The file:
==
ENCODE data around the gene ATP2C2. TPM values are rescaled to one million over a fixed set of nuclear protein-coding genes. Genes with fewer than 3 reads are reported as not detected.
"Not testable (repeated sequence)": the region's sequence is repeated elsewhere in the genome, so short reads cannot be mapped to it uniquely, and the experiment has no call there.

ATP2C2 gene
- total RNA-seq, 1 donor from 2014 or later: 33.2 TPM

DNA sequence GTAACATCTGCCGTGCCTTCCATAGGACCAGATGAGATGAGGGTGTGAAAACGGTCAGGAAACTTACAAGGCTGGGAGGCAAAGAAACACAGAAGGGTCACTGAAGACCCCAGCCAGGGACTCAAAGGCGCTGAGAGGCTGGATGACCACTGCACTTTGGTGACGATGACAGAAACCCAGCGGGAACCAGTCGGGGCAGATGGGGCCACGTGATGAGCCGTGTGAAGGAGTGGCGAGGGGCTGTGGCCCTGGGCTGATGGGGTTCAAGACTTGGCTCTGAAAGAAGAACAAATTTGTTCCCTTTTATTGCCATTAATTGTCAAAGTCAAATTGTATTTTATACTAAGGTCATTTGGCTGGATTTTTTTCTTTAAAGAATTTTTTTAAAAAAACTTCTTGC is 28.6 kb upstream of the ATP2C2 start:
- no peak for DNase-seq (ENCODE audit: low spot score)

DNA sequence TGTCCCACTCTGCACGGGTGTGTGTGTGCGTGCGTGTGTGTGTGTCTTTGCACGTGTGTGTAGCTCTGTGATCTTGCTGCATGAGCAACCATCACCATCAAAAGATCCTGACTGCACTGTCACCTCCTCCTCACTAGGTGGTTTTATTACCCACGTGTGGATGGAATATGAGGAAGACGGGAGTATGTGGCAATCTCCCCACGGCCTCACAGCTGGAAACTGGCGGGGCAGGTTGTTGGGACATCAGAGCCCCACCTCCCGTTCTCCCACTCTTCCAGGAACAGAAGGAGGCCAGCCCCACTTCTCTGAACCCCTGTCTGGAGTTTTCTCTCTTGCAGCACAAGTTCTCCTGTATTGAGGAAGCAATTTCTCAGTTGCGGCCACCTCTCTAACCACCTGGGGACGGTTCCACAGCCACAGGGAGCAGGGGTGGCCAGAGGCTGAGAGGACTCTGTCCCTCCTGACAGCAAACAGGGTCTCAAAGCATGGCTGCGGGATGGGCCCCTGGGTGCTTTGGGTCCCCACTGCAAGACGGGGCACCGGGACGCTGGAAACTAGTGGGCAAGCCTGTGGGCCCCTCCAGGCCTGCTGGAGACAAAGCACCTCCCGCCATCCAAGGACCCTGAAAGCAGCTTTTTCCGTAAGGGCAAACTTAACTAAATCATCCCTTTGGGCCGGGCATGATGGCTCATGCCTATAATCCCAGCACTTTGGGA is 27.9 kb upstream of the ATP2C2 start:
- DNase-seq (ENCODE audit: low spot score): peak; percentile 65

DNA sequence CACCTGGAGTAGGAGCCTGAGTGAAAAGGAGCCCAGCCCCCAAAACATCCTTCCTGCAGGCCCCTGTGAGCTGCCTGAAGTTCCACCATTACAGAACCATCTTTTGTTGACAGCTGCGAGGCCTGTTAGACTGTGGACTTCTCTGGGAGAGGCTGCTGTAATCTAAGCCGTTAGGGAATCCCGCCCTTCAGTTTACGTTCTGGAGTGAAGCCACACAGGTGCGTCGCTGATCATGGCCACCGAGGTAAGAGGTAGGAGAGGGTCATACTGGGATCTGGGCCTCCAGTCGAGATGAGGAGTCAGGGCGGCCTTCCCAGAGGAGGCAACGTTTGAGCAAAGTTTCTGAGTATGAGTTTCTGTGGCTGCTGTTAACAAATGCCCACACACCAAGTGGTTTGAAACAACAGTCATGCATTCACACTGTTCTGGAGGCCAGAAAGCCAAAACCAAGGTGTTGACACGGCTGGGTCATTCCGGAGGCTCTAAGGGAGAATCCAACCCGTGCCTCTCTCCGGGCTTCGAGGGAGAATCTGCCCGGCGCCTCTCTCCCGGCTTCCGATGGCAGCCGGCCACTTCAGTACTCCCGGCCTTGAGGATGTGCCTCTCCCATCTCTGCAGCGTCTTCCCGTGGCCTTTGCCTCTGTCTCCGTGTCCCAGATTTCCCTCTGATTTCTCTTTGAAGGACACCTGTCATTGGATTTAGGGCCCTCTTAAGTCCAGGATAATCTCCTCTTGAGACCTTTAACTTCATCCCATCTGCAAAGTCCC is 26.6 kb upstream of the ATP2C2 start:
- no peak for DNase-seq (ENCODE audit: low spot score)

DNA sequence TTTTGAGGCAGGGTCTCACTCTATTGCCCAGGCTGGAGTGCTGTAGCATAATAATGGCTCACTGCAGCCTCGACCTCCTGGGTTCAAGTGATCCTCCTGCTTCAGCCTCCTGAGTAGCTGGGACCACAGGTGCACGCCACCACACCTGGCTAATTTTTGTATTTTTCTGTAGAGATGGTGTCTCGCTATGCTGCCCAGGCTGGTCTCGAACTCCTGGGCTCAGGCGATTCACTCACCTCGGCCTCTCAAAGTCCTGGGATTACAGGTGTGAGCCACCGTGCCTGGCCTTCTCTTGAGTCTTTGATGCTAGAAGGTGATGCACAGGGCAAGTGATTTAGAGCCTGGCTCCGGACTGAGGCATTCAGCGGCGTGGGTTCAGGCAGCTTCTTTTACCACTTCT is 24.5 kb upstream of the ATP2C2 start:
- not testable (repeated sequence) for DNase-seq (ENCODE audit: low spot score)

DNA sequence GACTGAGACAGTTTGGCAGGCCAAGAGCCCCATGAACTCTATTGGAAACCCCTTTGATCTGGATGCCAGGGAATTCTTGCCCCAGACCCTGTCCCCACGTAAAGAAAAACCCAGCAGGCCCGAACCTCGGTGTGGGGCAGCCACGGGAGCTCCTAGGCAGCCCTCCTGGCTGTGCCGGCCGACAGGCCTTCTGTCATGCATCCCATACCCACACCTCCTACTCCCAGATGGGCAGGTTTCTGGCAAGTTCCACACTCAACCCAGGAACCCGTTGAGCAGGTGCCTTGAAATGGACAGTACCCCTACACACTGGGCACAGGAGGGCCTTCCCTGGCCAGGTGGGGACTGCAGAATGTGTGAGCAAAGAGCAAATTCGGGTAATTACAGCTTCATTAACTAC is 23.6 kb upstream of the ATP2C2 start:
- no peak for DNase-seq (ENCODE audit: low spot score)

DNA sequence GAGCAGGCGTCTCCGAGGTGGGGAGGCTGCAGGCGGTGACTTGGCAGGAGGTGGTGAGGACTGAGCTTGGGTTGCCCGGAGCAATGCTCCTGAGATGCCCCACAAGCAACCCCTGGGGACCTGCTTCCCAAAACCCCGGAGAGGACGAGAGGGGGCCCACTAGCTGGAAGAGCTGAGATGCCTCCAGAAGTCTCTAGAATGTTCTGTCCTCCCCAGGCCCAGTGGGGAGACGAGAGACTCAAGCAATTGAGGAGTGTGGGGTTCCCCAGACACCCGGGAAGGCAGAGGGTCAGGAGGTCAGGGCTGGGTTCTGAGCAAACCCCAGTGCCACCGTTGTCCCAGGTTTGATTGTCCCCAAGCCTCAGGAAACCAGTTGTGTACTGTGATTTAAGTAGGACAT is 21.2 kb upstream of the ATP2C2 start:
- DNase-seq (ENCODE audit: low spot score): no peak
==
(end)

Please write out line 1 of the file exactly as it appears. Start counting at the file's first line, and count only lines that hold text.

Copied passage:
ENCODE data around the gene ATP2C2. TPM values are rescaled to one million over a fixed set of nuclear protein-coding genes. Genes with fewer than 3 reads are reported as not detected.